President Obama has said that the United States military will begin aiding the response to an outbreak of the Ebola virus in West Africa that has claimed the lives of at least 2,100 people in five countries. 

In an interview broadcast Sunday on NBC's "Meet The Press," Obama said the epidemic was a "national security priority" and added that the military would be involved in setting up isolation units and other equipment, as well as providing security for public health workers from around the world.

"If we do that, then it's still going to be months before this problem is controllable in Africa," Obama said. "But it shouldn't reach our shores."

However, Obama also warned that the virus could conceivably spread beyond West Africa, mutating and becoming more easily transmissible in the process, "and then it could become a serious danger to the United States."

Obama's statement comes after global health officials had faulted world leaders for failing to organize a more robust response to the outbreak, leaving much of the heavy lifting to West African governments and charitable organizations. All three Americans who have been infected with the Ebola virus were working for missionary organizations in Liberia at the time. 

Last week, Joanne Liu, international director of the charity Doctors Without Borders, told the United Nations in a briefing that "the world is losing the battle" to contain the outbreak six months after its start. Liu's words echoed those of Centers for Disease Control and Prevention (CDC) Director Tom Frieden, who told reporters that the number of Ebola cases was  "increasing rapidly."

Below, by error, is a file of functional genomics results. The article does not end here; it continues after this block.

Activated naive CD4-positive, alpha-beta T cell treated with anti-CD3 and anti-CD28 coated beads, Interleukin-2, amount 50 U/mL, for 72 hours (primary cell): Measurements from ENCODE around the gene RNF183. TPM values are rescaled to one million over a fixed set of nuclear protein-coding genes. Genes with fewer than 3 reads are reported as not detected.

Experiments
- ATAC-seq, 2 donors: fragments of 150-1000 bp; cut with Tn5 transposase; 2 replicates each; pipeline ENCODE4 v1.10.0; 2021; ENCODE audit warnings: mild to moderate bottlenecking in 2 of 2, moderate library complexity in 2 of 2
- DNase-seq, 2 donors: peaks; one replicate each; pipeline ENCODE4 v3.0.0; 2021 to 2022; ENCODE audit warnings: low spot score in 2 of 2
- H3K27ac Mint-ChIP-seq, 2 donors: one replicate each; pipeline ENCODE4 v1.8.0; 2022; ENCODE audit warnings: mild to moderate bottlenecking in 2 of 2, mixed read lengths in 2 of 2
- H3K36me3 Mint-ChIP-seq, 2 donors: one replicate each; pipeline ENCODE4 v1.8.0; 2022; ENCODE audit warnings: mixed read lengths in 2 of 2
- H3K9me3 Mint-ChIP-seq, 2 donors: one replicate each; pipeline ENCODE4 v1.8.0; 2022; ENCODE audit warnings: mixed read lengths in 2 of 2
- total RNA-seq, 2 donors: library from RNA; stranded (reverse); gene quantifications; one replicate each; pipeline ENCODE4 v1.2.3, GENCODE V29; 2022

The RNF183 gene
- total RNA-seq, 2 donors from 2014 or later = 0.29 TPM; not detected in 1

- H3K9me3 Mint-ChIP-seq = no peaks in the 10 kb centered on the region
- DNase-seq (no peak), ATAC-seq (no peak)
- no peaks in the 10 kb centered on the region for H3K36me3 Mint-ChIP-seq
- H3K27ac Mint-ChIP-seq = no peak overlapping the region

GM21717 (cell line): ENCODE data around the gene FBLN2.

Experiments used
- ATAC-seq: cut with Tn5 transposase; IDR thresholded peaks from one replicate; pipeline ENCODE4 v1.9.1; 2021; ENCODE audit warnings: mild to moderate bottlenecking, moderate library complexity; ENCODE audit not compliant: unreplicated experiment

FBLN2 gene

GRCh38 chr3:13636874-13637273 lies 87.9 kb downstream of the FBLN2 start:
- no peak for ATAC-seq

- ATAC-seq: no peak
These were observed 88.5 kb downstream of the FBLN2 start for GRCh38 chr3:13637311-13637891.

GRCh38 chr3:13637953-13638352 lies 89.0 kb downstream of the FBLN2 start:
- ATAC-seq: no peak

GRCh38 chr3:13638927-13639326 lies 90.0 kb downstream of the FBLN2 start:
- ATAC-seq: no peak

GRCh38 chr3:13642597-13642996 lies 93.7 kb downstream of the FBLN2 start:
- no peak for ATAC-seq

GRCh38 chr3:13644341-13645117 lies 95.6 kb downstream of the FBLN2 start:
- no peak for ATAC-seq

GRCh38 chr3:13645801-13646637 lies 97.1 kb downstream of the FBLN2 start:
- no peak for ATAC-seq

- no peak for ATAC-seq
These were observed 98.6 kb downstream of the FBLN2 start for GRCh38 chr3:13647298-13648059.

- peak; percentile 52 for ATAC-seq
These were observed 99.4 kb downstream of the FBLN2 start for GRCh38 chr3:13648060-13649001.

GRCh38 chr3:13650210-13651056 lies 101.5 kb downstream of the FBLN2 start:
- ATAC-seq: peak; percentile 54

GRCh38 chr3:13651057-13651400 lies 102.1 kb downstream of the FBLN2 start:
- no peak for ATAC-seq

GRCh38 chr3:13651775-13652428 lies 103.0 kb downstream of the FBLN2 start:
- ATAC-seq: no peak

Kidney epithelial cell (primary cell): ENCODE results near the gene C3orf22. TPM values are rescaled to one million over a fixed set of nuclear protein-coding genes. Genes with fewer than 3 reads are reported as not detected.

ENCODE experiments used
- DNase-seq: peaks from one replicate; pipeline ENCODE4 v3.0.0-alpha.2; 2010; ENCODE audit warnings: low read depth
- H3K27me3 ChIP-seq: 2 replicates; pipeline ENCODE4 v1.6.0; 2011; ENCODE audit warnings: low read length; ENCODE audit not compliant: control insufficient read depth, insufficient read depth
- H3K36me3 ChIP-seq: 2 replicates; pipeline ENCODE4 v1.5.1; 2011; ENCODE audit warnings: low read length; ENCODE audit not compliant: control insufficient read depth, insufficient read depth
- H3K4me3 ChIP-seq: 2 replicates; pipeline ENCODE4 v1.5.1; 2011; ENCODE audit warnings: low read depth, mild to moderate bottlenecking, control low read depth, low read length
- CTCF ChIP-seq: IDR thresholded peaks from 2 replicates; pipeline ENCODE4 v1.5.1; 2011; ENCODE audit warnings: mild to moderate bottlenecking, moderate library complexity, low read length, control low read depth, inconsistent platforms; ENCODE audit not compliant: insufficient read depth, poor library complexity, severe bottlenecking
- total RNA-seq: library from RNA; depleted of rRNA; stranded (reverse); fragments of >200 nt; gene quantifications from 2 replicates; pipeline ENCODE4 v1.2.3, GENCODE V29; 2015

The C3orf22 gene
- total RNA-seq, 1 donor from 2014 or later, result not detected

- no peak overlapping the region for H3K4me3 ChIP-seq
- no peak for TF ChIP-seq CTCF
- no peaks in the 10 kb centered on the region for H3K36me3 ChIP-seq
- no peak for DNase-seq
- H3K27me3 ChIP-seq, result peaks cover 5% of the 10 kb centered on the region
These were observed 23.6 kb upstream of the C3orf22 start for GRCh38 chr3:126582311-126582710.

Frieden, who visited three of the hardest-hit countries -- Liberia, Sierra Leone, and Guinea -- said, "There is a window of opportunity to tamp this down, but that window is  closing ... we need action now to scale up the response.

On Friday, Liu told The Washington Post that the group was appealing to governments to send military assets to West Africa to provide support. Liu said that only the military has the ability to deploy assets like mobile laboratories and field hospitals quickly and efficiently. 

"Because the response has been so slow, we now have to switch to a mass-casualty response," Liu told the Post. 

The paper reports that Obama has asked Congress to provide $88 million to send more CDC personnel and equipment to West Africa. If approved that amount would bring the total commitment by the United States to over $250 million. 

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